Published: 12:00, 08 July 2020
| Updated: 11:08, 14 July 2020
It served for more than 30 years in the navy of King Henry VIII, led the Tudor fleet in battles against France and Scotland and its sinking in 1545 still remains a mystery to this day. Few warships have captured the public's imagination as much as The Mary Rose.
When it was raised from the bottom of the Solent in 1982, it was regarded as a watershed moment in conservation. Speaking at the opening of the Mary Rose Museum in 2013, historian Dan Snow called the ship "the most important piece of archaeology to come out of Britain in our lifetime. This is a time capsule perfectly preserved, this is Britain's Pompeii."
Now, a new KMTV documentary called "Mary Rose: A Chemical Conundrum" explores how a team from the University of Kent helped to preserve, and put on display, the pride of the Tudor fleet.
Part of the Kent Thinks Discovers series, produced in collaboration with the University of Kent, the film features Professors Alan Chadwick and Eleanor Schofield who have monitored the restoration of the ship and her thousands of artefacts in real time.
Using state-of-the-art science and technology the team, along with those at the UK's national synchrotron facility in Didcot, have assessed chemical problems and helped develop methods to mitigate decay in "Britain's Pompeii."
The fruits of their labour are clear for all to see at the ship's dedicated museum, one of the country's most important heritage centres and a significant contributor to Portsmouth's economy. As well as the remnants of the Mary Rose visitors can catch a glimpse of remnants of Tudor life aboard the ship, from crossbows to cannonballs, all pristinely preserved thanks to the work of Professors Chadwick and Schofield.
"I first got involved with the project 11 years ago," Professor Schofield told KentOnline. "It's been great to use this opportunity with KMTV to reflect on the research we have done so far, our findings, and the implication for the Mary Rose collection and our research in the future."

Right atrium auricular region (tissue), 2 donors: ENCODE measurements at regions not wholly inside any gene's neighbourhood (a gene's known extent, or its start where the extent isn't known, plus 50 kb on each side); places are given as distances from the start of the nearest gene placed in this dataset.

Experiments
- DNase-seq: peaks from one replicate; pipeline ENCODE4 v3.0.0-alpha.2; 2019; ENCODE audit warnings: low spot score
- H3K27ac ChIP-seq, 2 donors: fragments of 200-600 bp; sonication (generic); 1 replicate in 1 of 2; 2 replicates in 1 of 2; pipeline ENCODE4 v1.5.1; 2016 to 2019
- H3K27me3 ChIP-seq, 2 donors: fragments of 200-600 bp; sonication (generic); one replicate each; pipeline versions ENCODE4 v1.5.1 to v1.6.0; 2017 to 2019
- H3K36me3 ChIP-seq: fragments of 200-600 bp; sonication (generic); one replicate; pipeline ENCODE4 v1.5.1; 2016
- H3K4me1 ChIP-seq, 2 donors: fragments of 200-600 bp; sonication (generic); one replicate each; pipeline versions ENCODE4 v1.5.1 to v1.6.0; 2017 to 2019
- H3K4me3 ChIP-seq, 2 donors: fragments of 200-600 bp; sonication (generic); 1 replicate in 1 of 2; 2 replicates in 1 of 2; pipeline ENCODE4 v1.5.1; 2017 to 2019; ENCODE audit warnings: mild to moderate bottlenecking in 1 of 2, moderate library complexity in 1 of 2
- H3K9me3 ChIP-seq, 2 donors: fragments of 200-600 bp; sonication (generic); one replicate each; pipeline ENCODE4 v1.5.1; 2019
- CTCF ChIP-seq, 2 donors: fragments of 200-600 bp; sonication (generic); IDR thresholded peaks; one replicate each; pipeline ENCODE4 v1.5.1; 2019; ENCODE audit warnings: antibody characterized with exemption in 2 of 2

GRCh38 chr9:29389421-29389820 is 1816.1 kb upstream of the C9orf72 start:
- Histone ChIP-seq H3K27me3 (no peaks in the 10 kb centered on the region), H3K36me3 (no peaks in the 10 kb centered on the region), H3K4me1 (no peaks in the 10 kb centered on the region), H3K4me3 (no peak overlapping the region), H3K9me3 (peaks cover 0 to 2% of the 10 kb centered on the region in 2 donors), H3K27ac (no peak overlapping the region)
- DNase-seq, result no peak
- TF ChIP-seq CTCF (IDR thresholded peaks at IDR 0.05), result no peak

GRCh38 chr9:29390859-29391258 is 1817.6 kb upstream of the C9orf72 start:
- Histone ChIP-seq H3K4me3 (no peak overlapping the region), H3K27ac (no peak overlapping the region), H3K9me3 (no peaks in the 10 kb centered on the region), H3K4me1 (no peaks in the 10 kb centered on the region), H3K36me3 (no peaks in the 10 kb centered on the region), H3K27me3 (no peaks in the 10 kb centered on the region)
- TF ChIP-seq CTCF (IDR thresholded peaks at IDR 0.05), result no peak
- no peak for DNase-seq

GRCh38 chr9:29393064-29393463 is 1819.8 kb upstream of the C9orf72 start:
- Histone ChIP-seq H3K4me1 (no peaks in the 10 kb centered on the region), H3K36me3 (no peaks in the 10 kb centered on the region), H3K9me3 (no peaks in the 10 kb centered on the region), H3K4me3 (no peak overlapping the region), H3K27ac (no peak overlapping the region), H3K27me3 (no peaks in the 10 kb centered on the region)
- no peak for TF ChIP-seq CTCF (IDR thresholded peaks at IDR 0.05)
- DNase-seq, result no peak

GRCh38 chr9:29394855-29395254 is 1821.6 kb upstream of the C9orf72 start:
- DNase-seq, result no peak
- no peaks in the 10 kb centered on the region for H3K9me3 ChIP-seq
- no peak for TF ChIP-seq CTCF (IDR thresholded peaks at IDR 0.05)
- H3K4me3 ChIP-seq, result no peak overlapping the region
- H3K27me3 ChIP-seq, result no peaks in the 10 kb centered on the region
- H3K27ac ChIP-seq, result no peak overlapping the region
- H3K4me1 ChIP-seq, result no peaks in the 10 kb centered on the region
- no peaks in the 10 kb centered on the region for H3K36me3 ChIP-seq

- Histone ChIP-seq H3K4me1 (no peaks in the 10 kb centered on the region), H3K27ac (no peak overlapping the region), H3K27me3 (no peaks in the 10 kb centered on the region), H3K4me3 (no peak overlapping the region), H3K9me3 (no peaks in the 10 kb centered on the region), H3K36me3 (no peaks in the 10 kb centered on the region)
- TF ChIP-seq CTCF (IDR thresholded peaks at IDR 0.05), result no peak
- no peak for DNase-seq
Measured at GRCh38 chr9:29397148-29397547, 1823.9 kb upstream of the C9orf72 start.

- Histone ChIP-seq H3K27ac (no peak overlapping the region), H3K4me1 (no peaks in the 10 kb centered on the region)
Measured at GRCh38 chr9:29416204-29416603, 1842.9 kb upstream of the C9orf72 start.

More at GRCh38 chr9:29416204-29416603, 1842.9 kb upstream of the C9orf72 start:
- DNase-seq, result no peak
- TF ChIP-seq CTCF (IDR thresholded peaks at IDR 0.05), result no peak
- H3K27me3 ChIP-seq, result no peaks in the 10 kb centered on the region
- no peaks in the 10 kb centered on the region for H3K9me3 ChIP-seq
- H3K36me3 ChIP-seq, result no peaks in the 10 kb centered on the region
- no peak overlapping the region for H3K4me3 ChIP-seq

While many may already know about the Mary Rose and its raising, Professor Schofield wants viewers to learn about the science which has ensured the nearly 500-year-old story of the ship continues. "I hope people watching the film will take away how imperative scientific research is for understanding and protecting this collection. And also how effective research partnerships can be to answer questions which cover such a broad remit," she says.
KMTV's Editor-in chief Andy Richards believes viewers will be fascinated by Professor Schofield and Chadwick's work as well as the other diverse studies in the Kent Thinks Discovers series: "These films are an opportunity to showcase the pioneering research being done by world-leading academics at the University of Kent."
"There are many narratives in this story and Mary Rose: A Chemical Conundrum weaves them together. It manages to take complex science and make it accessible to a wider audience."
"We are very proud to have Alan and Eleanor as representatives of the University of Kent," says Research Excellence Manager Betty Woessner.
"Their work is vital. It has had a significant impact on the economy of Portsmouth and the South East, a national impact in the position of the Mary Rose within British history, and an international impact on the conservation, heritage and tourism industries."
Kent Thinks Discovers: Mary Rose - A Chemical Conundrum is now available on KMTV (Freeview Channel 7, Virgin Channel 159)
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